Washington has always had a choice in how to approach grand strategy. One popular option among some libertarians is isolationism. This approach is based on the assumption that there is no region outside the Western Hemisphere that is strategically important enough to justify expending American blood and treasure. Isolationists believe that the United States is remarkably secure because it is separated from all of the world’s great powers by two giant moats—the Atlantic and Pacific Oceans—and on top of that it has had nuclear weapons—the ultimate deterrent—since 1945. But in truth, there is really no chance that Washington will adopt this policy, though the United States had strong isolationist tendencies until World War II. For since then, an internationalist activism, fostered by the likes of the Rockefeller Foundation, has thoroughly delegitimized this approach. American policy makers have come to believe the country should be militarily involved on the world stage. Yet though no mainstream politician would dare advocate isolationism at this point, the rationale for this grand strategy shows just how safe the United States is. This means, among other things, that it will always be a challenge to motivate the U.S. public to want to run the world and especially to fight wars of choice in distant places. Offshore balancing, which was America’s traditional grand strategy for most of its history, is but another option. Predicated on the belief that there are three regions of the world that are strategically important to the United States—Europe, Northeast Asia and the Persian Gulf—it sees the United States’ principle goal as making sure no country dominates any of these areas as it dominates the Western Hemisphere. This is to ensure that dangerous rivals in other regions are forced to concentrate their attention on great powers in their own backyards rather than be free to interfere in America’s. The best way to achieve that end is to rely on local powers to counter aspiring regional hegemons and otherwise keep U.S. military forces over the horizon. But if that proves impossible, American troops come from offshore to help do the job, and then leave once the potential hegemon is checked.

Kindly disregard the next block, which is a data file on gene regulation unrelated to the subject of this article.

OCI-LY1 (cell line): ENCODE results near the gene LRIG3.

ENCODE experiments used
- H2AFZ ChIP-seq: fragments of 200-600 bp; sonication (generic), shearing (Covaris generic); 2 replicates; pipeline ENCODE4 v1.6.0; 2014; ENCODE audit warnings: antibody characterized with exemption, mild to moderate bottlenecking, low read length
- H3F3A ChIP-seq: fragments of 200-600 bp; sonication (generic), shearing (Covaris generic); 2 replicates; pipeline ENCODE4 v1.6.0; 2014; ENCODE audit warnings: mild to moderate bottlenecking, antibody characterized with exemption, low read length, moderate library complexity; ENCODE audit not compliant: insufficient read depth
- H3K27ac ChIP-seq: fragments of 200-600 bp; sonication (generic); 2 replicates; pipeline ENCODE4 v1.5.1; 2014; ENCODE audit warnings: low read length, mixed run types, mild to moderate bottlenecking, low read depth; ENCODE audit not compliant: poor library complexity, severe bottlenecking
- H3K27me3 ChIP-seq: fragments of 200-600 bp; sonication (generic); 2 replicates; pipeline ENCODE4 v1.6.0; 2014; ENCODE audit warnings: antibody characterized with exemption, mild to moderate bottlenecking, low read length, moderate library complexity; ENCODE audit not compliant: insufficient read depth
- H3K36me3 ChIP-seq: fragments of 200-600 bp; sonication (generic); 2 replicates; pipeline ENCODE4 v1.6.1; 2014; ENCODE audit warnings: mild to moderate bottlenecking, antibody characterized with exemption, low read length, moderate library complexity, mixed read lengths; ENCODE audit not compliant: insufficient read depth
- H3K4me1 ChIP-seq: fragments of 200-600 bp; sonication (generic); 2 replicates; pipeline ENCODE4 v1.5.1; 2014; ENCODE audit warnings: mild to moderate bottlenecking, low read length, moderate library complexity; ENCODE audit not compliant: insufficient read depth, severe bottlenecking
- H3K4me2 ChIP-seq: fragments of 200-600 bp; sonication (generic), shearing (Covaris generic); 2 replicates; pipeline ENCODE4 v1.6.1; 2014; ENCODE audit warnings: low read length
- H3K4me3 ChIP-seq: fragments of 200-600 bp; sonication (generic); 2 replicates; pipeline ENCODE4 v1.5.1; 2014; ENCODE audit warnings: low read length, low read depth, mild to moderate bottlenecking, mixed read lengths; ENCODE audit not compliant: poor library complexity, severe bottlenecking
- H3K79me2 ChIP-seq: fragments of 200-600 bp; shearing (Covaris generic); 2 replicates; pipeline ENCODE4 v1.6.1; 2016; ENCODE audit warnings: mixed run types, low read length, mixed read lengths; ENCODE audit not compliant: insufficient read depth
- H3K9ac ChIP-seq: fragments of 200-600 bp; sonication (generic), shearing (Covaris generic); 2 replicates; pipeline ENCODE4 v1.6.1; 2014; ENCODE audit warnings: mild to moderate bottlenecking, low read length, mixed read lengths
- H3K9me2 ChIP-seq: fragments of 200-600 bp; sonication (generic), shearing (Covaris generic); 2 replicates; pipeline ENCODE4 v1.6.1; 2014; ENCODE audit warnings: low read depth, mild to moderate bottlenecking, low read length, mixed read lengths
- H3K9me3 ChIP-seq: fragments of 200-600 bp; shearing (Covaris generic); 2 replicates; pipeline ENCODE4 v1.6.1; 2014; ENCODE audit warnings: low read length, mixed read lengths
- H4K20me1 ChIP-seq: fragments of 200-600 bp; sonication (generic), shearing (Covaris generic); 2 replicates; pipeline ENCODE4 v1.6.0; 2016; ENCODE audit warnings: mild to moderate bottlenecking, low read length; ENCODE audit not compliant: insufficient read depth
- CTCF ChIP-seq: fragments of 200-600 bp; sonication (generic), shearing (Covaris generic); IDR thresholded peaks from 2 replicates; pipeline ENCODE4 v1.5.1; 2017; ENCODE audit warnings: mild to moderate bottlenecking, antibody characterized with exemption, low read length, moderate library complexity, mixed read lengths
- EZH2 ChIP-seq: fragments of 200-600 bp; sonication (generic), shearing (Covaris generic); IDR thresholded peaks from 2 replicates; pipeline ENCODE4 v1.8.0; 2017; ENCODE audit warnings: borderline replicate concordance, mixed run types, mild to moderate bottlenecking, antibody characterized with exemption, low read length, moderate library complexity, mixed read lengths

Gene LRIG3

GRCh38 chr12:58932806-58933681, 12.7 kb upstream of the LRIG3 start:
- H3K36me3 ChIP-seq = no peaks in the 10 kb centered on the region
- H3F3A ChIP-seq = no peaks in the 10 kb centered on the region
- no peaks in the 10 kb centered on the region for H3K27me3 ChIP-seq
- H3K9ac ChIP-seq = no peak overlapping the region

Selective engagement also assumes that Europe, Northeast Asia and the Persian Gulf are the only areas of the world where the United States should be willing to deploy its military might. It is a more ambitious strategy than offshore balancing in that it calls for permanently stationing U.S. troops in those regions to help maintain peace. For selective engagers, it is not enough just to thwart aspiring hegemons. It is also necessary to prevent war in those key regions, either because upheaval will damage our economy or because we will eventually get dragged into the fight in any case. An American presence is also said to be valuable for limiting nuclear proliferation. But none of these strategies call for Washington to spread democracy around the globe—especially through war.
The root cause of America’s troubles is that it adopted a flawed grand strategy after the Cold War. From the Clinton administration on, the United States rejected all these other avenues, instead pursuing global dominance, or what might alternatively be called global hegemony, which was not just doomed to fail, but likely to backfire in dangerous ways if it relied too heavily on military force to achieve its ambitious agenda.
Global dominance has two broad objectives: maintaining American primacy, which means making sure that the United States remains the most powerful state in the international system; and spreading democracy across the globe, in effect, making the world over in America’s image. The underlying belief is that new liberal democracies will be peacefully inclined and pro-American, so the more the better. Of course, this means that Washington must care a lot about every country’s politics. With global dominance, no serious attempt is made to prioritize U.S. interests, because they are virtually limitless.